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The history of paper money, banking, the gold standard, and fiat money in 10 minutes

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Knowing a little about the history of money is important in understanding the significance of a breakthrough like Bitcoin. In his previous article, Marquez Comelab wrote about the early forms of money like cows, rice, and shells, among many others, to the more durable and portable gold and silver coins. In this article, Marquez takes you through a condensed history of how paper money invented in China over a thousand years ago, combined with the development and use of banking, accelerated the evolution of the monetary and financial system we have today.

After the Lydians—an ancient civilization between 1200 BC to 546 BC— introduced standardized coins between 640 and 630 BCE, commerce became easier, quicker, and more efficient than ever. It spurred several hundred years of commercial explosion that reverberated worldwide. As trade became more popular and individual transactions increased in value, using coins posed a problem: large amounts of coins were too heavy and not secure to move around because they attracted thieves and bandits.

Paper money

Halfway around the world from the Greeks and Romans were the Chinese, who shared the same problem of coins becoming burdensome to carry around. But after the Chinese invented paper (200 BCE and 105 CE), they figured out that, before traveling, merchants could deposit their coins with a trusted person who gave them a slip of paper (a receipt) that recorded how much money was deposited. When the merchants returned, they presented the receipt to the trusted person and got their coins back.

In the 7th century, Chinese merchants started issuing what we would call promissory notes in the form of these receipts of deposits to transact with each other1. Instead of exchanging coins, they were exchanging pieces of paper. The Chinese government realized the economic advantages of printing paper money, and they became the first in the world to print fiat currency in 1120.

How the Chinese used paper as money was reported in Europe by travelers such as William of Rubruck and the merchant Marco Polo who wrote about it in his book, “The Travels of Marco Polo:

“All these pieces of paper are, issued with as much solemnity and authority as if they were of pure gold or silver… and indeed everybody takes them readily, for wheresoever a person may go throughout the Great Kaan’s dominions he shall find these pieces of paper current, and shall be able to transact all sales and purchases of goods by means of them just as well as if they were coins of pure gold.”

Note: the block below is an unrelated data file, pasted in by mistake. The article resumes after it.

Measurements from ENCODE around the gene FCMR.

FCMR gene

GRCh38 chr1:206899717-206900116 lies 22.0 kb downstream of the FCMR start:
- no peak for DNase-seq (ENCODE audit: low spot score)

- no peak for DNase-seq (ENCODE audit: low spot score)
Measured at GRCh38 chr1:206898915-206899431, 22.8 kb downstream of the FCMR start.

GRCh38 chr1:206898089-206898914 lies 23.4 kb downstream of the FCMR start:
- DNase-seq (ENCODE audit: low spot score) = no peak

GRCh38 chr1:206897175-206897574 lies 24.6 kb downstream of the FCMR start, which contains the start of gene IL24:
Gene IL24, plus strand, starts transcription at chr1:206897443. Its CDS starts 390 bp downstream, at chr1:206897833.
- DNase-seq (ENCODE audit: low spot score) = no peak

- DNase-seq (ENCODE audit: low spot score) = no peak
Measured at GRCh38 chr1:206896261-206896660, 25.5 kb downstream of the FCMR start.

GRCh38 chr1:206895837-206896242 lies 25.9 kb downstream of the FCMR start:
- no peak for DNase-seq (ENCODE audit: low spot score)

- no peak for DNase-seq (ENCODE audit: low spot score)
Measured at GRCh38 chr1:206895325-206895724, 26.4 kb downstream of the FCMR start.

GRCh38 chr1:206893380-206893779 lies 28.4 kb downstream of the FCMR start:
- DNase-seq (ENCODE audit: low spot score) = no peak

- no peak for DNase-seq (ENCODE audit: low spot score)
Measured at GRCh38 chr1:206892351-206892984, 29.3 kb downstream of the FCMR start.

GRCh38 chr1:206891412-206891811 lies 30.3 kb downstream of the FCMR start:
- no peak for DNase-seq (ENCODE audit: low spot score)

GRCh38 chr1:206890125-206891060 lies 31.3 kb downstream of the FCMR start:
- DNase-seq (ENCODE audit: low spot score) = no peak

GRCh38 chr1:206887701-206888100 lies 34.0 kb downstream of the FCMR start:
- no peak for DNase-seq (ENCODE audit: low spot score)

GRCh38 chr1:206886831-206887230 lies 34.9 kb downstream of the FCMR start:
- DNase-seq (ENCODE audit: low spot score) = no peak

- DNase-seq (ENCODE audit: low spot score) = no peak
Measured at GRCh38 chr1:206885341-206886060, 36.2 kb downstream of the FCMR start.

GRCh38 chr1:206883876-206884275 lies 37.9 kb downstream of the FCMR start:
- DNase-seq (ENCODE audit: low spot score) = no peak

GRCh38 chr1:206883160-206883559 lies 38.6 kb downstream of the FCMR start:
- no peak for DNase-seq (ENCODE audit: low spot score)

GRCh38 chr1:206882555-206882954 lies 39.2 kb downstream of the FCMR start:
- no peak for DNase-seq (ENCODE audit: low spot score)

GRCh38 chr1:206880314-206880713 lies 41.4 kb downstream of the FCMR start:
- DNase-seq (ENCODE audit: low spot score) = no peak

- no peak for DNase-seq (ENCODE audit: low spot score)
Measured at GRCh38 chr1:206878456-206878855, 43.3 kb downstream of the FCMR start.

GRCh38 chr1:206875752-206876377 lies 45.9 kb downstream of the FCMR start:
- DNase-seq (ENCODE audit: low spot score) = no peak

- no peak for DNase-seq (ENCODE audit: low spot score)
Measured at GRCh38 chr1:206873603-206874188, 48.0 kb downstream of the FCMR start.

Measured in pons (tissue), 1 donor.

As the news and reports of the use of paper money arrived in Europe, the first banks were already established.

The origins of banking: The Templar Knights and the Italian banking families

The development of banking began in the 12th century by a group of religious knights known as the “Military Order of the Knights of the Temple of Solomon,” otherwise known as the Templars. Their Order was founded in 11182. Their purpose was to fight for the Catholic Church against Muslims and other Infidels in Jerusalem. It is somewhat ironic that these devoutly religious and fierce warriors turned out to be the first bankers in the world. How did this happen?

After the Christians captured Jerusalem from Muslim conquerors in 1099, Christians made pilgrimages to various sacred sites in the Holy Land. Many of these Christians were preyed upon by bandits and highwaymen who ambushed and slaughtered them3. For this reason, the Poor Knights of Christ and the Temple of Solomon was established. Their obligation was to protect these Christian pilgrims as they traveled to the Holy Land4.

The Templars were primarily recruited from “the younger sons of nobility, who inherited no titles or riches” and “pledged themselves to a life of devotion to the church”5. Their Order began with humble beginnings. Even their emblem was of two knights riding on a single horse to emphasize the Order’s poverty6. However, because of the popular support of the Crusades throughout Christendom (the Christian world), the Order began to accumulate assets relatively quickly.

The Pope allowed them to keep whatever they seized from the Muslims in the areas they captured during the Crusades. Further, they received gifts such as the one given by King Henry II of England in 1170. The donation was enough to support 200 knights for a year, with an extra 15,000 marks for each Templar. Over the years, they began acquiring more land and real estate designated to support the Crusades.